Coconuts are highly nutritious and rich in fibre, vitamins C, E, B1, B3, B5 and B6 and minerals including iron, selenium, sodium, calcium, magnesium and phosphorous. Unlike cow’s milk, coconut milk is lactose free so can be used as a milk substitute by those with lactose intolerance. It is a popular choice with vegans and makes a great base for smoothies, milkshakes or as a dairy alternative in baking.
Coconuts are one of those foods that oscillate between the ‘good’ food and ‘bad’ food camps. Coconut milk, especially the lower fat variety, can be used in moderation (1-2 times per week). However, The British Heart Foundation recommend avoiding the use of coconut oil for cooking.
|154 calories||1.4g protein||15g fat
Coconuts contain significant amounts of fat, but unlike other nuts, they provide fat that is mostly in the form of medium chain saturated fatty acids (MCFAs) in particular, one called lauric acid. Lauric acid is converted in the body into a highly beneficial compound called monolaurin, an antiviral and antibacterial that destroys a wide variety of disease causing organisms. It is therefore now thought that consumption of coconut milk may help protect the body from infections and viruses.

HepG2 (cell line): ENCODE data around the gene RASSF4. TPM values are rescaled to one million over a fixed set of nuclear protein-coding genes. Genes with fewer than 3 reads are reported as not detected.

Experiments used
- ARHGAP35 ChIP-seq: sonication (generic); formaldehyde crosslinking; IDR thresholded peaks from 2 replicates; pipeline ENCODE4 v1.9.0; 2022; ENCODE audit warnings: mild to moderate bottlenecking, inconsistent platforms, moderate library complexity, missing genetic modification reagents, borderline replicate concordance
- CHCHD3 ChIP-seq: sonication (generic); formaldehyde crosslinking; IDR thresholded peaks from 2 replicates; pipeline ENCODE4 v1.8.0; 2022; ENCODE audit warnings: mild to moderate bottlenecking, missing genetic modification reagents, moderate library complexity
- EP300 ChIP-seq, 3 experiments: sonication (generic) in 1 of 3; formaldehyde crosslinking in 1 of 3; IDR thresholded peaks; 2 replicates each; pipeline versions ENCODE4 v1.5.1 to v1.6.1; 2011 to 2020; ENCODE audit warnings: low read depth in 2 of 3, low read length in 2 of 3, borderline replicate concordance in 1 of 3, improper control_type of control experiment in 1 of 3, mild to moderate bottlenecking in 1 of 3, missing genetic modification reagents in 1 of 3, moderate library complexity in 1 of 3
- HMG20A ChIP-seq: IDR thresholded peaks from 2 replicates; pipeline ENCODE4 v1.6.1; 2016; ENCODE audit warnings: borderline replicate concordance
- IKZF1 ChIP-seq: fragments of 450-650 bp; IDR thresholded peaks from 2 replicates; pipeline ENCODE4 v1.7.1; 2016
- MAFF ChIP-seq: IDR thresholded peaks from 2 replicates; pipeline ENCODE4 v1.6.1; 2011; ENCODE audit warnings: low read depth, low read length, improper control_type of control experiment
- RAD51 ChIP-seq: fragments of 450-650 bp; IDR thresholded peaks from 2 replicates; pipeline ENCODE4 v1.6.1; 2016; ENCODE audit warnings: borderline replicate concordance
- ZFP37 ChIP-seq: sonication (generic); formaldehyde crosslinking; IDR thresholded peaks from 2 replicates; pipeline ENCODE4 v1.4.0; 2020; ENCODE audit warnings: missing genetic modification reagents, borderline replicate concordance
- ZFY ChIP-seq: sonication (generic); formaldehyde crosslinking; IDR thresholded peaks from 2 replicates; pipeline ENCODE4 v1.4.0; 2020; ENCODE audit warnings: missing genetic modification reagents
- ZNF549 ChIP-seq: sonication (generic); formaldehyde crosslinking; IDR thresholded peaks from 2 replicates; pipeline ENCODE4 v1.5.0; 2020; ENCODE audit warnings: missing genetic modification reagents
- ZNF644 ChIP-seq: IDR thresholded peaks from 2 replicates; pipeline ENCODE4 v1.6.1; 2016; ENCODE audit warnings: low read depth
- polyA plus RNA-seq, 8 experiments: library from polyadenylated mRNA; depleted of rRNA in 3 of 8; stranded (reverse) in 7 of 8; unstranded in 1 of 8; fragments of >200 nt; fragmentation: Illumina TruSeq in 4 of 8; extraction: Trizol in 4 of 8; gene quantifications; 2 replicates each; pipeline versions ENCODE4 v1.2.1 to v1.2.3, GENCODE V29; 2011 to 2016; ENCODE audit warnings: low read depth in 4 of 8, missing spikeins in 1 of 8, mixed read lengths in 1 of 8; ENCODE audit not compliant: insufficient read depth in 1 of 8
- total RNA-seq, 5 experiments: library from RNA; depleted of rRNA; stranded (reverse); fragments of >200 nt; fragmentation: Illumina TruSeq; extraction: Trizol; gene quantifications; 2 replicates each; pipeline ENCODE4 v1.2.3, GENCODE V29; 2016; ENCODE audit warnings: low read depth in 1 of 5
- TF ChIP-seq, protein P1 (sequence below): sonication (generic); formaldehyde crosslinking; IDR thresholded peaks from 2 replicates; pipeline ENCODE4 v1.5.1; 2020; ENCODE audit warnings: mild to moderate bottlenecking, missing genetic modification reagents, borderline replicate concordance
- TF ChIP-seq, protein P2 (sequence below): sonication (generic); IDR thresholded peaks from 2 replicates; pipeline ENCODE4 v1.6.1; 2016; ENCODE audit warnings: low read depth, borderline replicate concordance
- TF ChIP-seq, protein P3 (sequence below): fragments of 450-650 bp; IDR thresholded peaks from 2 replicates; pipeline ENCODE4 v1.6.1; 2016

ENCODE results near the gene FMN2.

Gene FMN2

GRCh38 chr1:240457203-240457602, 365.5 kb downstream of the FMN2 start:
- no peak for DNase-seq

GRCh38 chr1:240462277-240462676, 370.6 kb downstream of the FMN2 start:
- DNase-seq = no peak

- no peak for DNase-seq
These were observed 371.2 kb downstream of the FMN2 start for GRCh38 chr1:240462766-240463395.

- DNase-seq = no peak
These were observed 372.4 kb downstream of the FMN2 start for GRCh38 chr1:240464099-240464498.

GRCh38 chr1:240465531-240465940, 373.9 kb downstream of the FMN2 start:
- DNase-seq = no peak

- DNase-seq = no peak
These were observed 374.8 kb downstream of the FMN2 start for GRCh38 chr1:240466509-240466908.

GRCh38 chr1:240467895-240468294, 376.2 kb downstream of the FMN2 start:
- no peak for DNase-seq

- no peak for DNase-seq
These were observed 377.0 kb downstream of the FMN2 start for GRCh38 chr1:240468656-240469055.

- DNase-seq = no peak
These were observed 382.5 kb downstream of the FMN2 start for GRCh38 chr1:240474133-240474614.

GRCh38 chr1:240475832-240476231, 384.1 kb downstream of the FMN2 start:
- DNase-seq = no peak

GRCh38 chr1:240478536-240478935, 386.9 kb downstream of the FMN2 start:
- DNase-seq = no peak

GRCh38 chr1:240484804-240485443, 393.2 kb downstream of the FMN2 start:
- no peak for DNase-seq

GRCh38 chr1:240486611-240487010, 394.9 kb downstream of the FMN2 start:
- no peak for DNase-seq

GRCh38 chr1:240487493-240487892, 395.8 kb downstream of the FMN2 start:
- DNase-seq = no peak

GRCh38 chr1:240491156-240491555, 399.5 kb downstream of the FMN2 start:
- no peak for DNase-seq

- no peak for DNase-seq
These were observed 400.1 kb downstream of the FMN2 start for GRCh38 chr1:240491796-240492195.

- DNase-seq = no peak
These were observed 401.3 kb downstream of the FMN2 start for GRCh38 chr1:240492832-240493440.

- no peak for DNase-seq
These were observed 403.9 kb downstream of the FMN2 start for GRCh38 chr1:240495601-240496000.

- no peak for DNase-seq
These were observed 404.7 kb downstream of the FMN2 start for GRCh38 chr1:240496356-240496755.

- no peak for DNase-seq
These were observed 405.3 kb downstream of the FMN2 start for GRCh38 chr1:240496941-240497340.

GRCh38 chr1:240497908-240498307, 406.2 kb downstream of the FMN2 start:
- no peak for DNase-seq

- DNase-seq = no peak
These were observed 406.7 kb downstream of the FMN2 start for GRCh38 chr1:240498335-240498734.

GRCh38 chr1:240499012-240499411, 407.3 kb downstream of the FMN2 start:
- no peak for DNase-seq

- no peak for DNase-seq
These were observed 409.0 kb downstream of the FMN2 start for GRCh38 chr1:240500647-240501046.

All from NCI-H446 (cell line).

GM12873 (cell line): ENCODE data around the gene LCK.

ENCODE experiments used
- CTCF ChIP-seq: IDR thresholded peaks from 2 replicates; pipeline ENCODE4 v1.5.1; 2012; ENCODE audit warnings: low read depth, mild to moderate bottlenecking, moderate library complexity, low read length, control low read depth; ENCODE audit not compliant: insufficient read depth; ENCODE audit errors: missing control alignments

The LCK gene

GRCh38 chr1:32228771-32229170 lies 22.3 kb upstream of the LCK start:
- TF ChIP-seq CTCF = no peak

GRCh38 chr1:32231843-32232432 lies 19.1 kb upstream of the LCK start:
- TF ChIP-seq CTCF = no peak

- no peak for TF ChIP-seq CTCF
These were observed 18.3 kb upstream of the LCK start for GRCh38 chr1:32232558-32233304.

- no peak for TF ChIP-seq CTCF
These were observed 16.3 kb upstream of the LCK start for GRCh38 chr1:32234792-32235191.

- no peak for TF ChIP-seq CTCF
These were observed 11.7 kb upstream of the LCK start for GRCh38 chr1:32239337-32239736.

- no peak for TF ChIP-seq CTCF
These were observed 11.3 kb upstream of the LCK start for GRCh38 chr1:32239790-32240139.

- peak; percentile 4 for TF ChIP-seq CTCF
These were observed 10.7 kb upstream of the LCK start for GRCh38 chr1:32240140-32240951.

MCFAs are rapidly metabolised into energy in the liver. It is thought that unlike other saturated fats, MCFAs are used up more quickly by the body and are less likely to be stored as fat. This does not exempt them from contributing to heart disease – they are still a fat – but they have a different effect than saturated fats.
The link between excessive consumption of dietary saturated fats and coronary heart disease(CHD) is well established. Because of coconut milk’s high content of saturated fatty acids, it is still seen as a food that should be consumed in moderation.